DirecTV became the last major hurdle for the SEC Network to clear before it launches next week, and the powers that be at the negotiating table managed to get a deal done with some time to spare. Standing on the sideline wondering where the same will to negotiate can be found is Pac-12 commissioner Larry Scott. The visionary in charge of expanding the Pac-12 brand has done some great things with the conference since he took over in the position, but a deal with DirecTV continues to elude him and the Pac-12 Network. Ater witnessing the deal come together between DirecTV and the SEC Network, Scott seems to be a bit agitated.
“We’ve been disappointed that DirecTV has been willing to negotiate with ESPN for the SEC Network but not Pac-12,” Scott said in a story by the Los Angeles Times. “It is certainly not consistent with them saying they care about what the consumer wants.”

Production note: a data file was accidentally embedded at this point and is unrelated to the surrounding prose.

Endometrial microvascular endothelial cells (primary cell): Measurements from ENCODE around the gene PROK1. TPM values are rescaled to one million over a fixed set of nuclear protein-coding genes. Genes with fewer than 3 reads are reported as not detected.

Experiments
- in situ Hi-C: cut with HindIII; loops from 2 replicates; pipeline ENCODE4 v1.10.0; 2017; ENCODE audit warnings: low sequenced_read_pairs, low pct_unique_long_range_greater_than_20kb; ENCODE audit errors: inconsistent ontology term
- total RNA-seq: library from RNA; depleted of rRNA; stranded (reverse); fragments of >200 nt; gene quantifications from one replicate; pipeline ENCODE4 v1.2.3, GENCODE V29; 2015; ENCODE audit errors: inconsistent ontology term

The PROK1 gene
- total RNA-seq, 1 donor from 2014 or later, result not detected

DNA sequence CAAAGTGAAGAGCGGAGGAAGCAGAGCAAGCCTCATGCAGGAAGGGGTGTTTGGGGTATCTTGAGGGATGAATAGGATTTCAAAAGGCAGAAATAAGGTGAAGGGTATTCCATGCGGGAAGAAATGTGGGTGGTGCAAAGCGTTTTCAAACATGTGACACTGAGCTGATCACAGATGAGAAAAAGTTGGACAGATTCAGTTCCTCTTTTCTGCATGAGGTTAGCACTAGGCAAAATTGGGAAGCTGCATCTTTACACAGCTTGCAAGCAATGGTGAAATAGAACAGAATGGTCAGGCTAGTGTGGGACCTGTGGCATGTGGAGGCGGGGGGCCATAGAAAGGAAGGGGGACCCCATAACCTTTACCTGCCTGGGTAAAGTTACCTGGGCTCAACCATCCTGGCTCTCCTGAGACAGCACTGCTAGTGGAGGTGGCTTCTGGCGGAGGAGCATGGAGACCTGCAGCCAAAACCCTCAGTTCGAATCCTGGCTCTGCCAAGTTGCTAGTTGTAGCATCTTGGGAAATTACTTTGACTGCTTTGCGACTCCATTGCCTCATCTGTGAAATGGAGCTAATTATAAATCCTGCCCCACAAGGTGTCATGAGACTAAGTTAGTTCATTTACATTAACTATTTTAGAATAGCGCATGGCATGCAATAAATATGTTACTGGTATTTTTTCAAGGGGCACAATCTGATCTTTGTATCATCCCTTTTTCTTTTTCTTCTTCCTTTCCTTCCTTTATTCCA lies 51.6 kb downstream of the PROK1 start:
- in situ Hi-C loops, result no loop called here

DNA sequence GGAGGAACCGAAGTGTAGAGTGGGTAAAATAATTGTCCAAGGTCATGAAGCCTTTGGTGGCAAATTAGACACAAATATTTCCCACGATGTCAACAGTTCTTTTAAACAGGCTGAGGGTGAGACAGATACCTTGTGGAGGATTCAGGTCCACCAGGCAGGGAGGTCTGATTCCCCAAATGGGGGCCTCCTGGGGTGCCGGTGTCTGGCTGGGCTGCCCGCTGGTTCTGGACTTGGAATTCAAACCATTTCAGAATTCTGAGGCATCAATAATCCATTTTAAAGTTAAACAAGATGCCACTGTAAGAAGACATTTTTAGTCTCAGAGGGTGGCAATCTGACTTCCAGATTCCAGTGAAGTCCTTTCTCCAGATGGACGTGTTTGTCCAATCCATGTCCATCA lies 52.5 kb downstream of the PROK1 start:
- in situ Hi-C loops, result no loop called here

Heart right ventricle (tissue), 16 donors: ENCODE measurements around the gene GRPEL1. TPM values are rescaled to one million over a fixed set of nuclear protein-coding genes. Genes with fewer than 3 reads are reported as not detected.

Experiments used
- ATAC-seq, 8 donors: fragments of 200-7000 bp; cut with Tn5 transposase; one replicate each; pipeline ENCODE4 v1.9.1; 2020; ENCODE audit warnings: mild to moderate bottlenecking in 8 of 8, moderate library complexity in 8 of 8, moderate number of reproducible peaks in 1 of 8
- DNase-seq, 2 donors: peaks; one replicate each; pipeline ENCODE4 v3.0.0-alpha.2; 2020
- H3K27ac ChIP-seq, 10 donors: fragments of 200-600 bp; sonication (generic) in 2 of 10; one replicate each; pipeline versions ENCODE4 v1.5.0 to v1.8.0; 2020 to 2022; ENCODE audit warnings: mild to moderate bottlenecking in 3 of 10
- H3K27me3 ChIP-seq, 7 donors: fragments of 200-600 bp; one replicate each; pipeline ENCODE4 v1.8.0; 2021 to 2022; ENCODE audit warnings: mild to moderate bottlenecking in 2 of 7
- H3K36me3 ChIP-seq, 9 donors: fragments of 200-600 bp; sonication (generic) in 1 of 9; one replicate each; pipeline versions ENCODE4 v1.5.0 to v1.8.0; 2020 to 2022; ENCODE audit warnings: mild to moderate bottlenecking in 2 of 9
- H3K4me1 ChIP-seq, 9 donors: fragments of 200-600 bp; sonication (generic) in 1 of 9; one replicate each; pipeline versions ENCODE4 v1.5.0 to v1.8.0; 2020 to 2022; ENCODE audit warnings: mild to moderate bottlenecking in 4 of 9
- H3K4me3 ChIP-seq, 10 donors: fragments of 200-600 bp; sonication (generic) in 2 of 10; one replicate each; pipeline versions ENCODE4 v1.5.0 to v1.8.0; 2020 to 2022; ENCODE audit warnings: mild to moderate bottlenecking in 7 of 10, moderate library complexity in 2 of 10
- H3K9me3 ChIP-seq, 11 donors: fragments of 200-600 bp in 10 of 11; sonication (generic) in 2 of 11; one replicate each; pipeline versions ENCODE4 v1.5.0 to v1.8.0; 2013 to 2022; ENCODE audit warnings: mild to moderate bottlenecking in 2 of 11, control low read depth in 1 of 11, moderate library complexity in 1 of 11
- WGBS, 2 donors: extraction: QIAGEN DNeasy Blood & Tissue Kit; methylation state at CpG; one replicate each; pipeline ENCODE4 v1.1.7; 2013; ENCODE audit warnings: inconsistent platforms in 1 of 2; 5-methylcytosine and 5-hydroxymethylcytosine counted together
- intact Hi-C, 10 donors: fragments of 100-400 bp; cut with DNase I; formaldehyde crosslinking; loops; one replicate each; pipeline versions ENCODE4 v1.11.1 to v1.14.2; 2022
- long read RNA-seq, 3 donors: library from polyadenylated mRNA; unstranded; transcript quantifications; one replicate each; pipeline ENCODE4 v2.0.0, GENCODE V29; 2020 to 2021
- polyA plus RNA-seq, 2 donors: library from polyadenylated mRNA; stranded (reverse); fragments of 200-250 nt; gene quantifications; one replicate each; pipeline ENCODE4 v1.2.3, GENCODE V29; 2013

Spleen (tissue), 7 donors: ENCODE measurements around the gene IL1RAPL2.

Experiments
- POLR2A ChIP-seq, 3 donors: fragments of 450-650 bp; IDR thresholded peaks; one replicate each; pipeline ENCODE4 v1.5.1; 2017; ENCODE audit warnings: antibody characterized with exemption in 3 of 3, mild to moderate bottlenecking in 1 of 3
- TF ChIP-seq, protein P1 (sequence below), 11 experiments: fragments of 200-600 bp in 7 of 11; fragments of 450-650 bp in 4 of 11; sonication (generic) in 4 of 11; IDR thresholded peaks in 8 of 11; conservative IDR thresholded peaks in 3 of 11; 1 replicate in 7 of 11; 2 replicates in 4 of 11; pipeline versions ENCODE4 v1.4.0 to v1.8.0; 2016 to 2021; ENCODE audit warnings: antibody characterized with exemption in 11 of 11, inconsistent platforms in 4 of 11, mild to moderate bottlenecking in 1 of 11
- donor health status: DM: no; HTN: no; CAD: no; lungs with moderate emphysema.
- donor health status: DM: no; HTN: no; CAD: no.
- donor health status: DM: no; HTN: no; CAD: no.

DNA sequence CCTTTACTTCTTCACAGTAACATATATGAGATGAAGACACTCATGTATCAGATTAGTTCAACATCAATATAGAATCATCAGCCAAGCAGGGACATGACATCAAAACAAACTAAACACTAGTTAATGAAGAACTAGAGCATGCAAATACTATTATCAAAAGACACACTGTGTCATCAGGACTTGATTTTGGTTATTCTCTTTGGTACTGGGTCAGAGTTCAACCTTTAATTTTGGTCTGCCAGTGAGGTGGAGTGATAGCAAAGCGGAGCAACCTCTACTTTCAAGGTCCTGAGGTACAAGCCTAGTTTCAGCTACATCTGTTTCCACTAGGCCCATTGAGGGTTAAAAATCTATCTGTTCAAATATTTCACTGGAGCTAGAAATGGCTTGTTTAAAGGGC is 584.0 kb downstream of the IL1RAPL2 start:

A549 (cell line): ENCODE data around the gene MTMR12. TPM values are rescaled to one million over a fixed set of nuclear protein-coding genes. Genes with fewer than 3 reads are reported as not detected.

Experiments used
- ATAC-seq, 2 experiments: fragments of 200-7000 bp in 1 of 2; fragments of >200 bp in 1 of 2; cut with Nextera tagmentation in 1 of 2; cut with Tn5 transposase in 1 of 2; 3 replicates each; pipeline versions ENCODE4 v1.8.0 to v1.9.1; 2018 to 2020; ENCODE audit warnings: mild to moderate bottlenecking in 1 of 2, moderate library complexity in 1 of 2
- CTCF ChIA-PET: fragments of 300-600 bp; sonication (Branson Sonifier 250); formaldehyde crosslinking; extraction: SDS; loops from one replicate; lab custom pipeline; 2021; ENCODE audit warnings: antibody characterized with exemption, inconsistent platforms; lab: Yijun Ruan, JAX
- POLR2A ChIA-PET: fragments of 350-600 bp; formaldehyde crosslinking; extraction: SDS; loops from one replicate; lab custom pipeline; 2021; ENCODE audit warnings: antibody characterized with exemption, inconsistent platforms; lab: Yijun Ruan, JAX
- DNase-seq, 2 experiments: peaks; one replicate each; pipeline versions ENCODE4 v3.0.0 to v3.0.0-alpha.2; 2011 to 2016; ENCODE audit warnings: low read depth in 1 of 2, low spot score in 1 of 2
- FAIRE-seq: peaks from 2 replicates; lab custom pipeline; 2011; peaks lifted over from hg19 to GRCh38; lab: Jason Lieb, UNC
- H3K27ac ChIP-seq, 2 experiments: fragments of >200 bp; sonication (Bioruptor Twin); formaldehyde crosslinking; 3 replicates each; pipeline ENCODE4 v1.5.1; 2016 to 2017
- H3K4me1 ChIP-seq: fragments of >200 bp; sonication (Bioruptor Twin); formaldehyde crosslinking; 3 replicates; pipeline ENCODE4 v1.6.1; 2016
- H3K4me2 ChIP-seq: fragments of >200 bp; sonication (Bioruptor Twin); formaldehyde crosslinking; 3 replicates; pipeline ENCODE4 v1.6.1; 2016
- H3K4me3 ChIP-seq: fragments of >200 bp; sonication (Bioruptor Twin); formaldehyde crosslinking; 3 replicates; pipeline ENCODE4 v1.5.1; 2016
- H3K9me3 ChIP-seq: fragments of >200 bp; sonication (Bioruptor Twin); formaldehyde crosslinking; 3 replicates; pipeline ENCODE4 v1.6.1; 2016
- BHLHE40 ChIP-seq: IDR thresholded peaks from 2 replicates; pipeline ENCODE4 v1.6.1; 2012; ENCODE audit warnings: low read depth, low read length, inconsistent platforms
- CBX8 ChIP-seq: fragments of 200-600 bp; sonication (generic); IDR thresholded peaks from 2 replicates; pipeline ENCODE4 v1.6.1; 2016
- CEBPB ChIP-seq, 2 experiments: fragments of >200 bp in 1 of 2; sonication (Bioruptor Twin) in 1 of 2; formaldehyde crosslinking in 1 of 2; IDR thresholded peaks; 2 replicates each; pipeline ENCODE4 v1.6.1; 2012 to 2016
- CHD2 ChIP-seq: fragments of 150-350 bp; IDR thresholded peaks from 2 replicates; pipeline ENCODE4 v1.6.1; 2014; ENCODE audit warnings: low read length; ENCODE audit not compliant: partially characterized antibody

But wait, there’s more!
“It appears this is an example of DirecTV being willing only to deal with big conglomerates who have muscle and leverage beyond the interest of consumers,” Scott said.
The SEC Network was set up in partnership with ESPN and the Disney Company that owns ESPN. The Pac-12 Network lacks that kind of support and power of course, giving the SEC Network a more likely chance to build up a potential audience reach before launching, unlike with the Pac-12 Network or even the Big Ten Network. The SEC Network is scheduled to launch with an estimated potential customer reach over 90 million.